SF State students win national moot court competition

Author: Steve Hockensmith
March 12, 2024
Olivia Clarke and Mayuu Kashimura
Photo Credit: Olivia Clarke (left) and Mayuu Kashimura

Olivia Clarke and Mayuu Kashimura are the 2024 National Moot Court Champions in the Respondent’s Brief category

Two San Francisco State University students beat teams from colleges across the country to win the American Moot Court Association (AMCA) Brief Writing Competition. Olivia Clarke and Mayuu Kashimura’s brief prevailed over more than 200 others submitted by students from schools like Yale, Clemson and UC Berkeley.   

“I was in shock when I first found out we won,” said Kashimura, a Political Science major who expects to graduate next May. “I remember calling Olivia as soon as I found out, and we were screaming.”

“I was ecstatic when I found out the news,” said Clarke, who’ll earn her Political Science degree this spring. “It was very surreal finding out that the brief we spent hours working on together had secured first place in the entire competition.”

Moot courts prepare students for the rigors of arguing a legal case. The brief competitions focus on the written arguments submitted by opposing sides. Clarke and Kashimura’s brief took the side of the respondent — the individual in the case rather than the government — to argue for a hypothetical woman’s right to use birth control as part of her freedom of religion and freedom of privacy.

“We picked this side because we felt like we were best equipped to argue a pro-respondent side,” said Clarke.

Clarke and Kashimura are members of San Francisco State’s relatively young Moot Court team. The team was created in 2017 when Nicholas Conway came to SF State as an assistant professor specializing in public law.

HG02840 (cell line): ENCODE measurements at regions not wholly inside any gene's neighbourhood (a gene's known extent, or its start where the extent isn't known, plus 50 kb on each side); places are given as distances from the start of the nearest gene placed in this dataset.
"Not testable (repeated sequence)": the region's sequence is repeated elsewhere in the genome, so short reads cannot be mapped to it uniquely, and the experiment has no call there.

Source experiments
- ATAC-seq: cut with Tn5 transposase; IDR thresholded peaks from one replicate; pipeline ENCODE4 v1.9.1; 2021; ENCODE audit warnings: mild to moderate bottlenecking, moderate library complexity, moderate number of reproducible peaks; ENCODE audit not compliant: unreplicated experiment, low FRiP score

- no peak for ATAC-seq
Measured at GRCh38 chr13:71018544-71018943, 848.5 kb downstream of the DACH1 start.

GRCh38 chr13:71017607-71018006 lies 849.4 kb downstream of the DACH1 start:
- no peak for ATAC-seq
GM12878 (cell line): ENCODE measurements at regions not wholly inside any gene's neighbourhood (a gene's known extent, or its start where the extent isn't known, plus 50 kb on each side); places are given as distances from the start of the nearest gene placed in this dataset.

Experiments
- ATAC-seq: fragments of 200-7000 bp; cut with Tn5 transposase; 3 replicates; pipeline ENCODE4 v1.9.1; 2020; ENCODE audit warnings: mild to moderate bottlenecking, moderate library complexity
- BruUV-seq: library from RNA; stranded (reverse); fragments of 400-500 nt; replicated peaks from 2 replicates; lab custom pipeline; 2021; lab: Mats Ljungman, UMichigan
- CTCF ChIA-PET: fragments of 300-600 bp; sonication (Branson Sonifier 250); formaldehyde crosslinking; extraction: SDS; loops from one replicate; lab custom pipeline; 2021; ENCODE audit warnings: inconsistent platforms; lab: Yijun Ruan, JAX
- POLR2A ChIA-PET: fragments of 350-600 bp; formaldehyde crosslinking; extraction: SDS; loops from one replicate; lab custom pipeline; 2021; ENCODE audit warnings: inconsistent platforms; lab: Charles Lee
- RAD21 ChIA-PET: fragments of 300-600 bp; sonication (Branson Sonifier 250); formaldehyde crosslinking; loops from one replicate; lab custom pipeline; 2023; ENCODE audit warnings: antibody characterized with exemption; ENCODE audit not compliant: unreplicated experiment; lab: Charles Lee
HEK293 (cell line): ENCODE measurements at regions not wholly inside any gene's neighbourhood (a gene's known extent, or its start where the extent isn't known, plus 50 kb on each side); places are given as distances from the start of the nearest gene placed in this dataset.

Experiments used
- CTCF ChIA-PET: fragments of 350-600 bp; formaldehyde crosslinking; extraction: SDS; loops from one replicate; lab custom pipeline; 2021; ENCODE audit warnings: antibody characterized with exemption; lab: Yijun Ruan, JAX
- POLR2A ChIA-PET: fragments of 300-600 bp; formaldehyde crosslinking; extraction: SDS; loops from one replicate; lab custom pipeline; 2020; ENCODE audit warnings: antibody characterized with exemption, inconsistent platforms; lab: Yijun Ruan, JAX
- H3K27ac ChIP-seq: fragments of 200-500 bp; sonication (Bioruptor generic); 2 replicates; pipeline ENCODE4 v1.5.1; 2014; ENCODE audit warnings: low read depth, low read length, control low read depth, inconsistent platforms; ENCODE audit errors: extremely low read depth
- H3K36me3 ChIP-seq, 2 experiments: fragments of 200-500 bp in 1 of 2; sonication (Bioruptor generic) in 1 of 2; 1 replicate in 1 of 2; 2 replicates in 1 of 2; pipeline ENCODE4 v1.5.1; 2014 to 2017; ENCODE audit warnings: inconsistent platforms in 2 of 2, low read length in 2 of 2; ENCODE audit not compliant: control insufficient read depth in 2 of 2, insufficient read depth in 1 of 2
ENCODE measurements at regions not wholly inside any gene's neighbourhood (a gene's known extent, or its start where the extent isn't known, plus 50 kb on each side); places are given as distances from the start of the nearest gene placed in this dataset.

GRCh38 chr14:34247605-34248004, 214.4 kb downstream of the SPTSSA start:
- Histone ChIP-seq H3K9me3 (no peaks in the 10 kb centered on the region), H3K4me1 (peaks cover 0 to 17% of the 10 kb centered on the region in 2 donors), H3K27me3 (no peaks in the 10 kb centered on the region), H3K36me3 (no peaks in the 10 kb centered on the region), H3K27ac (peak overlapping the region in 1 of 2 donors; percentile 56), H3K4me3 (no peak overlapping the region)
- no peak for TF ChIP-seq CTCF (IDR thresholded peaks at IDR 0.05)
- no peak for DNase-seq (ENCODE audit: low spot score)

“As a part of joining the University and my college community, I wanted to contribute something and build a program that would allow our students to shine,” said Conway, who’s now an associate professor. “I had previously coached moot court while a graduate student, and after taking the job at SF State I wanted to leverage my prior efforts to give our students a vibrant educational experience. Luckily, I had a receptive audience in my Political Science department and in the College of Liberal & Creative Arts.”

The new Moot Court team met with success almost immediately. Gators Yana Gagloeva (B.A., ’19) and Liam Sidebottom (B.A., ’19) were the 2019 AMCA National Brief Writing Champions, and the team was ranked No. 19 in the nation last fall. Two other members of the team — Alistair Lee and Mckenna Clausman — placed 12th in the respondent’s brief competition, while two more — Lucien Tomlinson and Kira Hammons — advanced to the final 16 in the oral arguments competition before being eliminated.

Though moot court is often seen as a way to prepare students for law school and the legal profession, Conway says the skills it develops are useful in any field.

“Moot court helps students develop important critical thinking skills,” he said. “As a part of the oral argument portion of the competition, students must argue both sides of a case during tournaments. In preparing their arguments over the course of several months, the students really investigate their legal questions inside-and-out. I believe it is important for students to be able to hear differing perspectives and critically evaluate them to enhance their reasoning skills and better understand their own views.”

Another benefit is the bonding that comes from working together as a team.

“When you’re a ‘mooter,’ you work hard and spend a great deal of time with your teammates in practices, traveling to competitions, actually competing together, etc.,” Conway said. “In those processes, students get to know one another and become friends. Former competitors from many years past are close friends to this day. I think that sense of friendship and community in moot court can be an enriching experience for a college student.”

Learn more about SF State’s Moot Court team or email Conway to get involved as a team member or supporter.